Computing stuff tied to the physical world

Back-soon server

In Hardware, Software on Jan 31, 2011 at 00:01

Soon, I’m going to move the JeeLabs server to a new spot in the house. Out of sight, now that the setup is stable.

But to do so requires rerouting an ethernet cable to the internet modem downstairs.

To do it right, I’d like to have a “we will be back soon” surrogate server plugged into the internet modem while transitioning, so that the status is reported on-line:

Screen Shot 2011 01 30 at 16.36.21

I could plug in a temporary Linux box, of course, or a laptop. But I want to keep this option available at all times, so a dedicated solution would be more practical. That way I can easily take the server off-line at any moment.

Ah, but that’s easy, with an Ether Card and an RBBB:

Dsc 2434

This combination just needs a 5..6V power supply, and 6 wires between the RBBB and the Ether Card.

Here’s the backSoon.pde sketch, which I’ve added to the EtherCard library:

Screen Shot 2011 01 30 at 17.24.05

In this case, being able to configure the MAC address of the interface as well as the IP address is in fact quite convenient, because this way the modem needn’t notice the hardware switch.

Only needs about 6 Kb. Actually, I’ll probably add a wireless option and use a JeeNode instead, to report total hits every once in a while. But either way, such a “back-soon server” really doesn’t come any simpler than that!

So if one of these days you see that message while surfing at JeeLabs, you know where it’s coming from :)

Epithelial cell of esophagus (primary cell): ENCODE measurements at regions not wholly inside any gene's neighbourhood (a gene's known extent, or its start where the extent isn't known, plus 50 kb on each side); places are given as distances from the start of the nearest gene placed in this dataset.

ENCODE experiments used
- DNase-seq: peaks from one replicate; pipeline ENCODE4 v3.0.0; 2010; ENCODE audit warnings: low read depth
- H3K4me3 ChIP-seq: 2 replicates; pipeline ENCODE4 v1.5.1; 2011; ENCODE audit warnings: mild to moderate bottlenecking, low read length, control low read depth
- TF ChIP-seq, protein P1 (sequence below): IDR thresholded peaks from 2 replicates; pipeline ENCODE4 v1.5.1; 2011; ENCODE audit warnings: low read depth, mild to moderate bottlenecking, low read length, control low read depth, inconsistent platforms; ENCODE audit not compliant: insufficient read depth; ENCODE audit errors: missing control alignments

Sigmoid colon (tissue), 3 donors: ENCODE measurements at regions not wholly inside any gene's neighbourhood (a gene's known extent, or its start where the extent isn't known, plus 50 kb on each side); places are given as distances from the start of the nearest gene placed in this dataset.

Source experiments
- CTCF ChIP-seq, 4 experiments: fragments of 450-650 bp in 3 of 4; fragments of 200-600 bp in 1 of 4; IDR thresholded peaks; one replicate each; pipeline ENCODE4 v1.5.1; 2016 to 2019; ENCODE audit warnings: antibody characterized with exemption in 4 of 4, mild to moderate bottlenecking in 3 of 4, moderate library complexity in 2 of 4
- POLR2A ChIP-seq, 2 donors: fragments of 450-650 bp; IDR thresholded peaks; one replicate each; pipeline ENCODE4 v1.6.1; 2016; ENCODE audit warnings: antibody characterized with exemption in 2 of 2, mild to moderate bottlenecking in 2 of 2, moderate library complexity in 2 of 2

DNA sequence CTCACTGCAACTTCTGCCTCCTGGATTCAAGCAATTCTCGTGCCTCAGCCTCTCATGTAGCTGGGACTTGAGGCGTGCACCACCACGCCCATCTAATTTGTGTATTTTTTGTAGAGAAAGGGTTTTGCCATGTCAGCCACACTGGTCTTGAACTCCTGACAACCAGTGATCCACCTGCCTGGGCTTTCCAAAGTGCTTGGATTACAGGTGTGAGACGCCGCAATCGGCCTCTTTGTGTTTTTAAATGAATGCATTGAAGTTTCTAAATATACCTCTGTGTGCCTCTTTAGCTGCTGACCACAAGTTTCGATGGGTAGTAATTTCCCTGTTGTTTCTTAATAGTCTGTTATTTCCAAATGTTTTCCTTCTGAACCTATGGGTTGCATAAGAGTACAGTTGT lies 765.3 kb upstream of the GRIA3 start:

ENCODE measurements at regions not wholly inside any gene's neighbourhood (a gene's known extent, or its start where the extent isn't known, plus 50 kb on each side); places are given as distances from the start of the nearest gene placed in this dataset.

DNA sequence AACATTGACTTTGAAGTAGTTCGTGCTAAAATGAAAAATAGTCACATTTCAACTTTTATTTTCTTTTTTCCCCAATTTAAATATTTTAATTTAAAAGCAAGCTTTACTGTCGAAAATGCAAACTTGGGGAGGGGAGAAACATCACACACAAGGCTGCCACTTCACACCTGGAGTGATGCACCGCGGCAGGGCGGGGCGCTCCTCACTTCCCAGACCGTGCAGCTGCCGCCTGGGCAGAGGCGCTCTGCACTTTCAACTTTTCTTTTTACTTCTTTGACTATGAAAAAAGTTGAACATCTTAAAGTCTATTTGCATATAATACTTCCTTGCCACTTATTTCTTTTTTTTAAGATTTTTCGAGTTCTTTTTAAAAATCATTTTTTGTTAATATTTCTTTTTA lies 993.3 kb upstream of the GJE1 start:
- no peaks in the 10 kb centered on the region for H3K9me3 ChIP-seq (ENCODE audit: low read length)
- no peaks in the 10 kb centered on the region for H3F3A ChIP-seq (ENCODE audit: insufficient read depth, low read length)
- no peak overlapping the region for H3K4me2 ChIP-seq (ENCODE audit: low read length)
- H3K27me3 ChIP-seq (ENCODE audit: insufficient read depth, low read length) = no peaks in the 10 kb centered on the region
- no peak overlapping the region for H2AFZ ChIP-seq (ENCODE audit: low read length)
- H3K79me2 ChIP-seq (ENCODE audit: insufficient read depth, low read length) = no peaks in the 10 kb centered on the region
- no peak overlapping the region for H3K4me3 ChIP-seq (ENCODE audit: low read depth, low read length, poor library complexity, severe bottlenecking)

PS. I’ve put the back-soon server on-line as a test, it can be reached at

  1. i was wondering what is the use for this in code repository ;)) have you done any testing as how many requests/minute can this puppy get ?

  2. Looks like a good secure solution too. All too often a standby machine isn’t configured too well, out of date kernel/Apache etc which could be exploited.

    Not much to exploit on your matchbox sized server! Even if you did all you could probably do is crash it… Maybe you should stick a watchdog reset on it too, just in case ;-)

    BTW, did you find why your “big” server’s web log virtual machine decided to go bye bye the other day?

  3. You could get really cute and include a small image in hex to the sketch, then add it to your HTML. Check the request for the “GET /logo.gif” and then send the image back instead of the page :-)

    Or you could take the easy route and just include an img src link to a website that will be up…

    I hope the blog comments don’t interpret HTML literally or the above will appear as an image and not the HTML I intended… Oh well, only one way to find out… SUBMIT!


    • Oh, that answer that then! It removed the HTML completely!

      Okay, attempt #2

      <img src=”″>

Comments are closed.